I suppose I was under the misguided thought that everyone around me knew that I was a closet writer… By closet writer, I mean that I had never intended to publish anything I was writing–obviously that changed! However, after publishing my book, and even immediately before when I was asking people for opinions on the book cover I had created from some pictures I had taken, I had a lot of people respond to me with surprise about my being a writer.
“You wrote a book?” is by far the most frequent of the questions I received, but it was usually followed by something else. “How long is the book?” “Like a book-book?” “A whole book?” these questions were relatively easy to answer and not really surprising, but I got a couple of questions, so far, that really jumped out at me.
One of them caught me a little off-guard: “how do you come up with the ideas?” This one followed the announcement that I have a folder on my computer with 20-30 different stories in it that are (all but one) incomplete. This one also made me pause, because I never really stopped to think about my characters or my stories… Their stories more or less just come to me as I’m writing and when I get stuck, I walk away for a little while, re-read everything that I’ve written so far, and usually get to pick back up where I left off with a new idea. But where do the ideas come from? When I really stopped to think about it, I realized even the simplest little mention of something will trigger some wild tangent of a thought in my head (sometimes) and it has a tendency to resurface when I go to write. I certainly draw inspiration from my daily events, or bigger life events. I did a study abroad in Ireland a while back, and it has become a part of a few of my stories… One that occurred to me while I was in Ireland, and one that occurred after I got back.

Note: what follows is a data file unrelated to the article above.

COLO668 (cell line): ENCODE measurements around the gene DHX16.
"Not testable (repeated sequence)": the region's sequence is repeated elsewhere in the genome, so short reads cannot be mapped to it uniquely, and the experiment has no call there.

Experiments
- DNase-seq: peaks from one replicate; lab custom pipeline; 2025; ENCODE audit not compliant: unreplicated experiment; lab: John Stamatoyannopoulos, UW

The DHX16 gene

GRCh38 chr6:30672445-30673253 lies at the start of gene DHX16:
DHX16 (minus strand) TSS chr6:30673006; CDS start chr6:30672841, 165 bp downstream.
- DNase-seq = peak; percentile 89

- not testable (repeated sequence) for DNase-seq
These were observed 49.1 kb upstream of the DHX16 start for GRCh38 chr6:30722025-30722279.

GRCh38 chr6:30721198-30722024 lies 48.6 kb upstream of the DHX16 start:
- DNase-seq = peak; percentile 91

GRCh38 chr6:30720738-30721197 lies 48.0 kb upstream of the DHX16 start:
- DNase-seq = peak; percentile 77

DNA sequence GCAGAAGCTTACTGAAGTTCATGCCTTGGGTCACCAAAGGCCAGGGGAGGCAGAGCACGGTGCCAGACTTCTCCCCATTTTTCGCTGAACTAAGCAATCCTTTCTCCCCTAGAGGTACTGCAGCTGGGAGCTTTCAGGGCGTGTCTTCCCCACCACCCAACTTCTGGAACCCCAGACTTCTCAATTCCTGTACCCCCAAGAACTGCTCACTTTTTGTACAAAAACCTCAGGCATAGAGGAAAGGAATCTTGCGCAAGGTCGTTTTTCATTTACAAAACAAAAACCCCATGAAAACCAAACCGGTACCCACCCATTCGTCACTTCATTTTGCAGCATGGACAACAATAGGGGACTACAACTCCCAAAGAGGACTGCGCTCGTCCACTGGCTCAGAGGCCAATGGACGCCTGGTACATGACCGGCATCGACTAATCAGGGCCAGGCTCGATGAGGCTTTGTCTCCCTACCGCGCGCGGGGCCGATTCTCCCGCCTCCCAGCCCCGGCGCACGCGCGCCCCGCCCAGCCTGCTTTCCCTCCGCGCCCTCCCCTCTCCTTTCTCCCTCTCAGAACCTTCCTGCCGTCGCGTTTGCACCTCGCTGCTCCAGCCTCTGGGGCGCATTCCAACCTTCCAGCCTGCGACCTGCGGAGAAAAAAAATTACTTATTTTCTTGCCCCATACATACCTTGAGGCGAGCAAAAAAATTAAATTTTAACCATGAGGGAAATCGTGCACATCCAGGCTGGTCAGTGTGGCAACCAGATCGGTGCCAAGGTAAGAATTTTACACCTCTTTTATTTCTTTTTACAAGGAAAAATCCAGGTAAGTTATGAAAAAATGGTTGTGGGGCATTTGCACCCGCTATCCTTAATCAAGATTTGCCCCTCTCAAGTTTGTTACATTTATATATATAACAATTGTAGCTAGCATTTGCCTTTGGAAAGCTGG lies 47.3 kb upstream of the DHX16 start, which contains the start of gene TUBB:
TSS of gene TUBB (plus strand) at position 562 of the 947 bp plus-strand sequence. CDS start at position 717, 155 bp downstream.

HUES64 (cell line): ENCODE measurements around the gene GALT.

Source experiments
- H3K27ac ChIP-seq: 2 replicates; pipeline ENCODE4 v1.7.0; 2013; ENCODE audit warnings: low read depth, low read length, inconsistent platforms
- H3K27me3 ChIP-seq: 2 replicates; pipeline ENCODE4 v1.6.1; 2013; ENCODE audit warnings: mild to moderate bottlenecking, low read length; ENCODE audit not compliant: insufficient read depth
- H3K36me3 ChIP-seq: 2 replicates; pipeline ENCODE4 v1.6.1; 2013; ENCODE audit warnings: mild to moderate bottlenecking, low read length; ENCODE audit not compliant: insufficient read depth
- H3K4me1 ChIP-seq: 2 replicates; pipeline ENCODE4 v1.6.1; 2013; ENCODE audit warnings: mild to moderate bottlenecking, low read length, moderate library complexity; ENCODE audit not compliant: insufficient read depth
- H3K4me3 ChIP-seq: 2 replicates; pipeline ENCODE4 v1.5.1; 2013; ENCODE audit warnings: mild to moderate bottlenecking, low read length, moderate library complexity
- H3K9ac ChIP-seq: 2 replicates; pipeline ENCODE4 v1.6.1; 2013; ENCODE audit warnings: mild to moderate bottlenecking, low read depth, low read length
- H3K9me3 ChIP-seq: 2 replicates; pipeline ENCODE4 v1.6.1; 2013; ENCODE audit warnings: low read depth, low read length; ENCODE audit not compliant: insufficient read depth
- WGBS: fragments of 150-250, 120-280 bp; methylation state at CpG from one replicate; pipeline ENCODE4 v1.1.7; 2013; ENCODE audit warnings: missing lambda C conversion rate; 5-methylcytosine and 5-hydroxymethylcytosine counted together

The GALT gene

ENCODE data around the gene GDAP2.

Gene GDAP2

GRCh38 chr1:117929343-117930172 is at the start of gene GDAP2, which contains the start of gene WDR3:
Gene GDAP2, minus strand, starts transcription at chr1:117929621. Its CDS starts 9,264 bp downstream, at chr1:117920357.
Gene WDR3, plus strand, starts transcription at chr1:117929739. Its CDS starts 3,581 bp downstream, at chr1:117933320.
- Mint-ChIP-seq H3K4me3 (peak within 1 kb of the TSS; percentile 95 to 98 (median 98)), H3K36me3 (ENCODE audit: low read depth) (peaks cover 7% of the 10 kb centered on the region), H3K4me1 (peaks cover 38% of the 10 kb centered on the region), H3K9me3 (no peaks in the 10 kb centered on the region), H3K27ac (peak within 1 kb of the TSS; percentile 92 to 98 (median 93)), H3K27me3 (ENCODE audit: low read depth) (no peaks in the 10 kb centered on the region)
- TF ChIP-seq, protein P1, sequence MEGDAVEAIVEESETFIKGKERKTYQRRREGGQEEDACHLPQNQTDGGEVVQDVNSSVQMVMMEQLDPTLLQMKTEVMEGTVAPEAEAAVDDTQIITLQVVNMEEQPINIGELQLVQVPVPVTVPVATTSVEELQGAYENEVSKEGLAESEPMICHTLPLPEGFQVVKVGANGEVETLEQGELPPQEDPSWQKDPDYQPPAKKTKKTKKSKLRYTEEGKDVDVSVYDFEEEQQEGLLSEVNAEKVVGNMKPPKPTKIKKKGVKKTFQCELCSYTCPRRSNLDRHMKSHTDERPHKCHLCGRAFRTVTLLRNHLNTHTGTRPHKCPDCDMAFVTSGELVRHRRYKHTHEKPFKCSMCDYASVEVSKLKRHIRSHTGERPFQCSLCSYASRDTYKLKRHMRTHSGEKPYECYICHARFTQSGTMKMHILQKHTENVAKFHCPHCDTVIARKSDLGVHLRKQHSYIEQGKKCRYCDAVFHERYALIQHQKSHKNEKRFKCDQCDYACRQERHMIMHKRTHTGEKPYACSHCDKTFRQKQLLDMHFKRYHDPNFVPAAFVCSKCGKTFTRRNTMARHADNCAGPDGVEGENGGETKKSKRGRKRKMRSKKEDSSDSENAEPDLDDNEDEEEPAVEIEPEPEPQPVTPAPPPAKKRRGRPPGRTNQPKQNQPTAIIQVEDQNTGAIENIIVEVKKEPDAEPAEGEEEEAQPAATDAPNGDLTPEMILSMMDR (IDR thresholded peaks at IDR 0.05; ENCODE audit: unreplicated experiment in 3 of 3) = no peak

Another that got me was related to that one, where someone asked me (more or less) if my characters “talked” to me. And really, I feel like I’m telling their stories, not my own. I’m not writing the story of my life, I’m writing the story of their lives, so I would have to say that they definitely do speak to me in some form or fashion. It did make me wonder if some writers have internal conversations with their characters in their imagination…? Anyone?